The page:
EDITORIAL: Tighten police disciplinary disclosure law


One of the anticipated positive outcomes of the turmoil that followed the George Floyd killing in May was supposed to be more transparency in police departments to help weed out the bad cops and prevent future such incidents.

But six months after Gov. Andrew Cuomo signed a bill that would force police to be more transparent, a report by USA Today Network New York has found that police are still finding ways to keep the public in the dark – and therefore unsafe.

Back in June, right after Floyd was killed at the hands of Minneapolis police, Cuomo signed a bill repealing section 50-a of the state Civil Rights Law. The section had been used with increasing frequency over the years to keep police disciplinary records from being made public.

The release of such records would reveal the identity and punishment for police officers who were beating suspects, tampering with evidence, taking bribes and other forms of corruption.

It also would show whether police agencies were meting out appropriate punishment for misconduct or whether they were covering it up, and thereby condoning it.

Police agencies should have nothing to worry about if the truth is on their side and if they are indeed punishing and removing rogue officers.

And the many good officers would benefit from disclosure because when there is an incident such as the Floyd killing, all police are tainted by the conduct of the bad officers.

So the Legislature passed, and Cuomo signed, the repeal of this unwarranted shield from public scrutiny.

But as the USA Today report found, the change is not having its intended effect.

Police agencies are resisting efforts to disclose disciplinary records, often using the state’s own transparency laws against those seeking information.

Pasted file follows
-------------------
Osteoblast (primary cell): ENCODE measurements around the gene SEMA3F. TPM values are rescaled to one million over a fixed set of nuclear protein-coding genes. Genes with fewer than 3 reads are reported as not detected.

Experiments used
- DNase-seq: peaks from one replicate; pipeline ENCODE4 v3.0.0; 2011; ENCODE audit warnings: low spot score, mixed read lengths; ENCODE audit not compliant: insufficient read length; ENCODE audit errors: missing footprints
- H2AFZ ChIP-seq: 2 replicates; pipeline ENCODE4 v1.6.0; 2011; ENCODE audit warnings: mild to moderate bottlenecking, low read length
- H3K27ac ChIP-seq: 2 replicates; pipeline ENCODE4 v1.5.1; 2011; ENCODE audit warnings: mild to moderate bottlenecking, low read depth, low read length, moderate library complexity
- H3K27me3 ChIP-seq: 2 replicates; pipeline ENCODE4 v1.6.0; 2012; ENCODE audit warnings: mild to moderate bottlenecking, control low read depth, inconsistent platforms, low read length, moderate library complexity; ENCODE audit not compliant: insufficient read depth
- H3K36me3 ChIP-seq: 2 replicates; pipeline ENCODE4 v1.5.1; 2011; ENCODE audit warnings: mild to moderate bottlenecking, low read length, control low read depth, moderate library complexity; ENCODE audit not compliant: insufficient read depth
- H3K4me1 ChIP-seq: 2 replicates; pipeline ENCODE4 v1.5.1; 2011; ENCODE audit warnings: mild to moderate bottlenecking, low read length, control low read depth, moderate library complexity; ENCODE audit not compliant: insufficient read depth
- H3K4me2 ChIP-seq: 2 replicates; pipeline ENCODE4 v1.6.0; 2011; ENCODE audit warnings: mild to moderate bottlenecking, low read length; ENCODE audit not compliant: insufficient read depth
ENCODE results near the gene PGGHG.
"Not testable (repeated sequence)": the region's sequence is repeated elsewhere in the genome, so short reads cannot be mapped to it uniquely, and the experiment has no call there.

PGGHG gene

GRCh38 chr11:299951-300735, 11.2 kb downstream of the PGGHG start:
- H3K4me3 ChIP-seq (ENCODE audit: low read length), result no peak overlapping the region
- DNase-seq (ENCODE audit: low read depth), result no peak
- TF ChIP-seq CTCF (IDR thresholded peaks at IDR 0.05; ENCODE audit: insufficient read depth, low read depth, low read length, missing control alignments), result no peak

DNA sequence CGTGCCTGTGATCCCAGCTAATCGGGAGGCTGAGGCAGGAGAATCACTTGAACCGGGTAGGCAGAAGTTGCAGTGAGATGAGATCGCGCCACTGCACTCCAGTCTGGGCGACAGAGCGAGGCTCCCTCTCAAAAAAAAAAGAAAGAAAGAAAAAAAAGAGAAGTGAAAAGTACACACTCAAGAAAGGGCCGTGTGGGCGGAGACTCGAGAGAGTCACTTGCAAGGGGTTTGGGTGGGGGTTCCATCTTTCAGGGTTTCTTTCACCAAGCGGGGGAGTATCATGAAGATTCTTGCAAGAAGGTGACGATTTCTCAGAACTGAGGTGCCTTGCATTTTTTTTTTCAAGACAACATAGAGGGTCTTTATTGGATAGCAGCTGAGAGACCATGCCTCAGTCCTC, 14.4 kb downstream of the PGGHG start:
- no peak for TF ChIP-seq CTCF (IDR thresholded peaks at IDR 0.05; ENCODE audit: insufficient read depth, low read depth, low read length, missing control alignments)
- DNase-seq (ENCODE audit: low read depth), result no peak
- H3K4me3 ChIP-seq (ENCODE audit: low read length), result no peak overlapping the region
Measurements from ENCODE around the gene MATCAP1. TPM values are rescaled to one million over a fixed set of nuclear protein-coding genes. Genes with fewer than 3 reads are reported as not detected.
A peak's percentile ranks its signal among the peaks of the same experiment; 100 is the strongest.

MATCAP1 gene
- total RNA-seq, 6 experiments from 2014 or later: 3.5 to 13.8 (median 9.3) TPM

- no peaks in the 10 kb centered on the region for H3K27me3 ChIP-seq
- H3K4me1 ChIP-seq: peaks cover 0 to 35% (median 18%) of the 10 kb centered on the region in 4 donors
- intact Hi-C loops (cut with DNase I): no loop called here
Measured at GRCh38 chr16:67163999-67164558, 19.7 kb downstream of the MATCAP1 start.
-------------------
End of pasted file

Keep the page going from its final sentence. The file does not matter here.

For instance, the report found police are imposing excessive costs for releasing information, a tactic often used by government to discourage the public from seeking records

Other departments denied access to the records by claiming those records didn’t exist, claimed they had disposed of the records, and repeatedly failed to meet legal deadlines for release of information.

Yet others said they didn’t have the staff to handle such requests, another way government tries to get around state transparency laws.

If police agencies are going to find loopholes to complying with the law, then the public will not learn about rogue officers, these officers will be allowed to continue in their positions, and there will be many more George Floyds.

Lawmakers need to investigate why the law is not being followed, and tighten the legislation to ensure that police can no longer hide bad officers and weak disciplinary policies from the citizens the police have pledged to serve and protect.

Categories: Editorial, Opinion

One Comment

William Marincic

Employment disciplinary records should not be made public, you are making the unsubstantiated claim that the police are purposely hiding information so in order to keep bad cops. When you release that information you’re releasing just the basics and you’re not releasing the internal information, for instance in the Pommer case his charges and suspension came from him using the F word in public, but that’s not what you heard, you heard he was suspended for a week and everybody in the city made the assumption that he was suspended for assaulting that guyor that it was a bad arrest. Leave the police to do their jobs, they have an internal affairs division to handle those cases and the guy running it is a good police officer and a fair police officer. No possible good can come from releasing those records other than using them against an officer for more lawsuits against the city. Just stop

Leave a Reply